Most people, if they know anything about Chaucer, remember him as the Father of English Poetry and the author of the Canterbury Tales. What many people forget is that he was also an MP-poet representing Kent in 1386, under Edward III, and Chaucer’s son Thomas was later Speaker of the Commons.
The furore over Chaucer being culled from the English Literature taught at Leicester University, in an attempt at ‘decolonising’ the syllabus, is the very worst sort of cultural censorship. Not the least as Leicester – thanks to its archaeology department recently finding the bones of Richard III under a car park – has been turned into something of a pilgrimage shrine for medieval scholarship and tourism.
It is also ignorant to sideline Chaucer as his writing was all about diversity and popular appeal. Before Chaucer, poets wrote about religion, myths and idealized aristocratic court love. In other words, elitist subjects that people couldn’t relate to even if they could read (and most couldn’t).
It was Chaucer’s great achievement as the poet of the Canterbury Tales to introduce a range of lower and middle class characters, such as the Miller, or Franklin, as well as all-too-human female characters – like the serial marrying Wife of Bath – that was a form of literary ‘levelling up’ as such characters had hardly been dramatised before.
So for Leicester University to cancel his contribution to English Literature in favour of ‘sex and racial’ modules whilst also boasting in its annual report of itself as being ‘Elite Without Being Elitist’ is hypocrisy on a grand scale. The idea that cancelling Chaucer will ‘decolonise’ the literature syllabus is risible. Chaucer was well travelled and anything but insular or parochial. The Tales come out of his travels to Italy and his education at the Sorbonne and the tradition of European literature.
In fact, Chaucer has a great many lessons to teach us today. I hadn’t realised until I began re-reading the Canterbury Tales that Chaucer’s 14th century medieval ‘road trip’ poem – twenty nine pilgrims heading off from the Tabard Inn in Southwark for a story-telling spring jaunt to Canterbury – would never have been written were it not the Florence plague of 1348. It was this that inspired Boccaccio to compose his Decameron.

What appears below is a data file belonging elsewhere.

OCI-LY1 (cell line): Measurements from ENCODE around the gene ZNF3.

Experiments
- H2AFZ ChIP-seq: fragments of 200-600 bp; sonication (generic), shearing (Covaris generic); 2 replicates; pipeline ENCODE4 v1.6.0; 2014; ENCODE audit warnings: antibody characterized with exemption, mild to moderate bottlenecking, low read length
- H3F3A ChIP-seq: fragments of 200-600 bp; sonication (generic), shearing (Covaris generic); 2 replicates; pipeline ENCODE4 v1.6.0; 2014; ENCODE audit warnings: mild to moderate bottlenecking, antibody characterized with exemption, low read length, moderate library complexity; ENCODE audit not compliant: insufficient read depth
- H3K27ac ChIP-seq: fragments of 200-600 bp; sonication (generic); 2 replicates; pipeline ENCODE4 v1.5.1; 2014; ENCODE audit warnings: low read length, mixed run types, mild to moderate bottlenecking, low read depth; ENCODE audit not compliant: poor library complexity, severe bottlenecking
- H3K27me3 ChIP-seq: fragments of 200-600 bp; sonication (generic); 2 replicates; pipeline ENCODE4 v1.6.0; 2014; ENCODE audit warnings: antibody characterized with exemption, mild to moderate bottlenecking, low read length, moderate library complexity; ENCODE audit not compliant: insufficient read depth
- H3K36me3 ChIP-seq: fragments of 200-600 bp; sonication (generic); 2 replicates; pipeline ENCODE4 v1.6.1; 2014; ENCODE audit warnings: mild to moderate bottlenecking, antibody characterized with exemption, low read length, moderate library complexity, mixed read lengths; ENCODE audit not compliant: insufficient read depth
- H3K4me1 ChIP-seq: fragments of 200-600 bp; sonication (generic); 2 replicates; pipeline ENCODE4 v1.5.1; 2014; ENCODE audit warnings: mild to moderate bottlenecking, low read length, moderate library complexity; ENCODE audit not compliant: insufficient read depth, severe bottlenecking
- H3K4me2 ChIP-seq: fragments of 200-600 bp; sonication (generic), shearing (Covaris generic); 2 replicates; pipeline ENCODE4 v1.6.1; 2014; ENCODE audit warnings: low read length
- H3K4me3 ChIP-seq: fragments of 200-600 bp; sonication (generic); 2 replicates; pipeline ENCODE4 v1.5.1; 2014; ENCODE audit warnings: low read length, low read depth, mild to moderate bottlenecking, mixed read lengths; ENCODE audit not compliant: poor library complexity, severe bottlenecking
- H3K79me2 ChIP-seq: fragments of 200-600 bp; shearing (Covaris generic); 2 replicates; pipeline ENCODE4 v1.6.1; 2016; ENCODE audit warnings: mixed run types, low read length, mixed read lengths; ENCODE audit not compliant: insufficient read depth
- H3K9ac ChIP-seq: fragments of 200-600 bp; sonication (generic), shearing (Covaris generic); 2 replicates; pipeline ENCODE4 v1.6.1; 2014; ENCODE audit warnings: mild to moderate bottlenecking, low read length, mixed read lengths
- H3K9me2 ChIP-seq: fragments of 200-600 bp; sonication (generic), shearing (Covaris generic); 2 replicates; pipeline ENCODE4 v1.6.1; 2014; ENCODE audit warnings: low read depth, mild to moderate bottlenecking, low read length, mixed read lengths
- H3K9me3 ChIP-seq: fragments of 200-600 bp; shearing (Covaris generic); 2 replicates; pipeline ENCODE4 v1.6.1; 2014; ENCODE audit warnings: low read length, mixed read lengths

Chaucer became acquainted with Boccaccio’s in his Italian travels of the 1370s as a court diplomat. He was a part time poet. Indeed, his Canterbury Tales was essentially a ‘roustabout’ pilgrimage holiday adventure story to the shrine of St Thomas Becket. Anybody who gets to the end will know that Canterbury is a metaphor for Jerusalem. Perhaps here we are getting to the rub of what offends the thought police of Leicester University: not only is Chaucer white, an MP and monarchist (Marvell flirted with republicanism and stayed on side with Cromwell) but worst of all, he was a Christian poet.
The paradox is that a diplomat-poet like Chaucer was a radical who used poetry and writing as a form of social mobility and advancement. The ‘high-low’ social mess of medieval society was probably less elitist and money-shielded than today’s apartheid of 1% Rich v the Rest. The reason Chaucer – the educated, middle-class son of a wine merchant with court connections – became such a court celebrity was because he was a poet of the world.
When he writes in the Knight’s Tale that the nobleman’s cotton tunic had rust-mark stains from wearing chain mail after coming back from war, we feel we are stepping into the 14th century world of the Canterbury pilgrimage, although Chaucer makes it clear that most soi disant ‘pilgrims’ regarded such a journey as a form of holiday, or even a marriage market (the Wife of Bath has gone through five husbands, and is maybe looking for a sixth).
The Canterbury Tales are chastening today as a ribald satire on the very idea of going on a pilgrimage, a form of travel often revived in times of plague or war. Chaucer’s art was forged the hard way. Not just on the actual battlefield (Edward III paid a £16 ransom for him after being taken prisoner near Reims) but more importantly, he had to fight even greater life trials after he found himself suddenly out of a job as the king’s chief wool customs officer, through no fault of his own. In November 1386, he was ‘denounced’, forced to resign, turfed out of his London home and began seven years of penniless seclusion in Kent, cut off from his courtly audience.
Yet Divine Providence works in mysterious ways. It was this reversal of fortune that was to make Chaucer the father of English poetry as he was forced to write for a wholly new audience, outside the court: the public. Despite their racy fabliaux comedy, the tales were born out of adversity. Although never rich – his last work was a begging letter to the king called ‘The Complaint to His Purse’ – he had at least self-invested in that most critical form of capital for an artist: human experience.